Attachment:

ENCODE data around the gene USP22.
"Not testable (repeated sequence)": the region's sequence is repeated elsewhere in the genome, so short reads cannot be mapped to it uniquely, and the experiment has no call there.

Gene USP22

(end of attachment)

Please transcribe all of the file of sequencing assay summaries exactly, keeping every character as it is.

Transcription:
ENCODE data around the gene USP22.
"Not testable (repeated sequence)": the region's sequence is repeated elsewhere in the genome, so short reads cannot be mapped to it uniquely, and the experiment has no call there.

Gene USP22